I'm trying to investigate the notion of primitive spectrum and its so-called Jacobson or hull-kernel topology, but I can only find references which define it for C*-algebras: see the Wikipedia page "Spectrum of a C*-algebra" for the definition I'm talking about. It seems like this definition would make sense for any (let's stick with unital) ring whatsoever, so I suspect the problem is that in full generality we don't actually get a topology.
So here's what I want to ask: can you help me think of an example of a unital ring for which the Jacobson topology on its primitive spectrum is not actually a topology? Or even better, does anyone know of general conditions under which the primitive spectrum has a natural topology? Also, when the Jacobson topology is defined, is the primitive spectrum always quasi-compact?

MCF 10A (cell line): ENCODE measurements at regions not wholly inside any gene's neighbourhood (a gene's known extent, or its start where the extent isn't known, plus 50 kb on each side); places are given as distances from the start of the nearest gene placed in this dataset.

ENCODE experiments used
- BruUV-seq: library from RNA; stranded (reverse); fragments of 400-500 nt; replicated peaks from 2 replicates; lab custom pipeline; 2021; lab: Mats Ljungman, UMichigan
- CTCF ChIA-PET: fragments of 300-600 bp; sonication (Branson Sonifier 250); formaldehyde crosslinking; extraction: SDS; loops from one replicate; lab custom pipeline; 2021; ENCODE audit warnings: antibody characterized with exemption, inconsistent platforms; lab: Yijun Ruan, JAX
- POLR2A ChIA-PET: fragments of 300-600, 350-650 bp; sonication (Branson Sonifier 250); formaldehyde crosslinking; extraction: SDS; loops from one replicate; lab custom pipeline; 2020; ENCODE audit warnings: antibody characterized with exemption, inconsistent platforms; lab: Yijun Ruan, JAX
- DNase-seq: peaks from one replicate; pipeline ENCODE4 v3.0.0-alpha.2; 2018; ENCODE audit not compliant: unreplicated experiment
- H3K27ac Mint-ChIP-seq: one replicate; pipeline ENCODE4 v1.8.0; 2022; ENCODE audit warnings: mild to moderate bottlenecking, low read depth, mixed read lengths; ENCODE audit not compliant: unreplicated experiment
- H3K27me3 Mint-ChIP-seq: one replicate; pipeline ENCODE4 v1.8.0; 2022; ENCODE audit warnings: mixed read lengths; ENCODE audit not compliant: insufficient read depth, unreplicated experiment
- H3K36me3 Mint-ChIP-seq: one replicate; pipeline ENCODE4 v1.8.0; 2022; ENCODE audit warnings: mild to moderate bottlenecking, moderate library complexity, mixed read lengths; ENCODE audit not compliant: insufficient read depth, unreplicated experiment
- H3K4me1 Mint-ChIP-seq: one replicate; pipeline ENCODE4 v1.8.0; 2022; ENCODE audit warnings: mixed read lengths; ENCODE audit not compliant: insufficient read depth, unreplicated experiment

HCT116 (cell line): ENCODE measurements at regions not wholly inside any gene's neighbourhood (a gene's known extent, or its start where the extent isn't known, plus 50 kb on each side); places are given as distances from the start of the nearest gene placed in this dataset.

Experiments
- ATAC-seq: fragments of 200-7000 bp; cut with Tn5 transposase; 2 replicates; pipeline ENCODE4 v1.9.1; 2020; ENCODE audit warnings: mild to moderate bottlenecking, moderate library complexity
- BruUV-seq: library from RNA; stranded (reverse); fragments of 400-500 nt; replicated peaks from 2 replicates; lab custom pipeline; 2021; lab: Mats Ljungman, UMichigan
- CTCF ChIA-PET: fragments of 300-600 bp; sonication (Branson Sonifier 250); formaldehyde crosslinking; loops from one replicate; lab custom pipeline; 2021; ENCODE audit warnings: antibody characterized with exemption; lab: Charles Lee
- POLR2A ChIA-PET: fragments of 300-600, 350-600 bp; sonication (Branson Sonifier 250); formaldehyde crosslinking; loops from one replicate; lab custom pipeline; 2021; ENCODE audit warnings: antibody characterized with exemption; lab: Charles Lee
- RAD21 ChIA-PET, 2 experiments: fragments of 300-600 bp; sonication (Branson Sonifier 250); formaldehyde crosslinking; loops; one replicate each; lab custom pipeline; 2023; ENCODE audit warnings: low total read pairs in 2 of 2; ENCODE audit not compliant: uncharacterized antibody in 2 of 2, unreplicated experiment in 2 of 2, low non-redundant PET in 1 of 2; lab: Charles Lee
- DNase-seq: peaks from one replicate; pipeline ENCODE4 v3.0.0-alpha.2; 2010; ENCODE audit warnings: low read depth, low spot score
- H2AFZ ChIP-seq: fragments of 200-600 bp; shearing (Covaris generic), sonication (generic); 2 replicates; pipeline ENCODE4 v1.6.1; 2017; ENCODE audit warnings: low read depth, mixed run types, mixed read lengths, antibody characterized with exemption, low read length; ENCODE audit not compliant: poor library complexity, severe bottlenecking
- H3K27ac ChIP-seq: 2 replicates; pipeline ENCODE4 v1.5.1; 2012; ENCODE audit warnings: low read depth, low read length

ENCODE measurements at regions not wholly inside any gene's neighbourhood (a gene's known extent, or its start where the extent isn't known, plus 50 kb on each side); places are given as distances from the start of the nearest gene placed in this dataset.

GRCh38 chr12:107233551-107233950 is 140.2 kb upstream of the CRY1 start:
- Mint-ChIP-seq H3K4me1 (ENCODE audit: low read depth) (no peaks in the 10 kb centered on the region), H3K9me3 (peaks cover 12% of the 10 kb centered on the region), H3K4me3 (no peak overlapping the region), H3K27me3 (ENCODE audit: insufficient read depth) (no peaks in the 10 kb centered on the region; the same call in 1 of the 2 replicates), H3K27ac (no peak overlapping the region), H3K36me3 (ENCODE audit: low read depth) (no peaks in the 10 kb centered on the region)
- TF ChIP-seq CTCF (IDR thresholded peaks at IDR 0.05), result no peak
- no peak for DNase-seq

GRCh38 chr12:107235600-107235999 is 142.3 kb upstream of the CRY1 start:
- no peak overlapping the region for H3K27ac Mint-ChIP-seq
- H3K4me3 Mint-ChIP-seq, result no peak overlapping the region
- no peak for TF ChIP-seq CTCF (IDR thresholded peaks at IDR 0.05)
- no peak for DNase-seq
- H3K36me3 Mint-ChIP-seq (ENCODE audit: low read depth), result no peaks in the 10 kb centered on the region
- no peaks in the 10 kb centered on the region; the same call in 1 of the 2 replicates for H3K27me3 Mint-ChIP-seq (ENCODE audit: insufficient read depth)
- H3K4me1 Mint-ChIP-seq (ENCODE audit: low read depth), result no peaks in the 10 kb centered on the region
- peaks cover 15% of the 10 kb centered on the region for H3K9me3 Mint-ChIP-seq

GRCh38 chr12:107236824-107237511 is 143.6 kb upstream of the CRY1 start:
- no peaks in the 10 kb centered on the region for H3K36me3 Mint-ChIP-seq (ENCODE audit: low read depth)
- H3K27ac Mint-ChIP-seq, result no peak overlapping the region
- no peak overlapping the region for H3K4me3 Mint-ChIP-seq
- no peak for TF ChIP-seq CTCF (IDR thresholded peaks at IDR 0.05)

By way of motivation, certain complex algebras have come up in my research in representation theory. Explaining what they are would take me far afield, but they do have the following nice property. In their paper "Extensions of representations of $p$-adic nilpotent groups," S. Gelfand and D. Kazhdan call a complex unital algebra $A$ quasi-finite provided that it has a filtration $A_0 \subset A_1 \subset \cdots \subset A$ by finite-dimensional semisimple subalgebras $A_k$, and simple modules for each $A_k$ are finite-dimensional.